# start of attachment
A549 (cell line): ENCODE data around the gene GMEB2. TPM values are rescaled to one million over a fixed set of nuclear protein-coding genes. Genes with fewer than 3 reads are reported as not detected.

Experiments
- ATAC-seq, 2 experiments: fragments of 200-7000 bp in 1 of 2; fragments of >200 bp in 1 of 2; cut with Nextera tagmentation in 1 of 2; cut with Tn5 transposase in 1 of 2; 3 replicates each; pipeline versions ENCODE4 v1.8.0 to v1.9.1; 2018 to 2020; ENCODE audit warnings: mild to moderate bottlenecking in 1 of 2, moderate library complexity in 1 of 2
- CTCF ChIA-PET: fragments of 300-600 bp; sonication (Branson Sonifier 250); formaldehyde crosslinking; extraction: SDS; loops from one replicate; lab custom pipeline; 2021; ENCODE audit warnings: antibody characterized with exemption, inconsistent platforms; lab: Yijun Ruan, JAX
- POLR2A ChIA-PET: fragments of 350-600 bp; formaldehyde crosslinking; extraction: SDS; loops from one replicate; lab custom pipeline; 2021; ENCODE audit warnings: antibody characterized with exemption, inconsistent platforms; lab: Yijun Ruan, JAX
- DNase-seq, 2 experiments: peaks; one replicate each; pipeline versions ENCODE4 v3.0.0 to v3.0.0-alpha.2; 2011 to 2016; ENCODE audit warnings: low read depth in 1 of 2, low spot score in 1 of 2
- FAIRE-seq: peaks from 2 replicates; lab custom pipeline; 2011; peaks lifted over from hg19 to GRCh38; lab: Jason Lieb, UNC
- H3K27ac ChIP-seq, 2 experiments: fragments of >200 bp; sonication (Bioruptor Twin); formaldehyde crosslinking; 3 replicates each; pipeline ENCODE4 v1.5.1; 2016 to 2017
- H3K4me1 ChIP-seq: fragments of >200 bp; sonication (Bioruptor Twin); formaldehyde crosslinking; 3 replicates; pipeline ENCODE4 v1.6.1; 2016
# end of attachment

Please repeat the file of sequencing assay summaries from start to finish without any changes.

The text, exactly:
A549 (cell line): ENCODE data around the gene GMEB2. TPM values are rescaled to one million over a fixed set of nuclear protein-coding genes. Genes with fewer than 3 reads are reported as not detected.

Experiments
- ATAC-seq, 2 experiments: fragments of 200-7000 bp in 1 of 2; fragments of >200 bp in 1 of 2; cut with Nextera tagmentation in 1 of 2; cut with Tn5 transposase in 1 of 2; 3 replicates each; pipeline versions ENCODE4 v1.8.0 to v1.9.1; 2018 to 2020; ENCODE audit warnings: mild to moderate bottlenecking in 1 of 2, moderate library complexity in 1 of 2
- CTCF ChIA-PET: fragments of 300-600 bp; sonication (Branson Sonifier 250); formaldehyde crosslinking; extraction: SDS; loops from one replicate; lab custom pipeline; 2021; ENCODE audit warnings: antibody characterized with exemption, inconsistent platforms; lab: Yijun Ruan, JAX
- POLR2A ChIA-PET: fragments of 350-600 bp; formaldehyde crosslinking; extraction: SDS; loops from one replicate; lab custom pipeline; 2021; ENCODE audit warnings: antibody characterized with exemption, inconsistent platforms; lab: Yijun Ruan, JAX
- DNase-seq, 2 experiments: peaks; one replicate each; pipeline versions ENCODE4 v3.0.0 to v3.0.0-alpha.2; 2011 to 2016; ENCODE audit warnings: low read depth in 1 of 2, low spot score in 1 of 2
- FAIRE-seq: peaks from 2 replicates; lab custom pipeline; 2011; peaks lifted over from hg19 to GRCh38; lab: Jason Lieb, UNC
- H3K27ac ChIP-seq, 2 experiments: fragments of >200 bp; sonication (Bioruptor Twin); formaldehyde crosslinking; 3 replicates each; pipeline ENCODE4 v1.5.1; 2016 to 2017
- H3K4me1 ChIP-seq: fragments of >200 bp; sonication (Bioruptor Twin); formaldehyde crosslinking; 3 replicates; pipeline ENCODE4 v1.6.1; 2016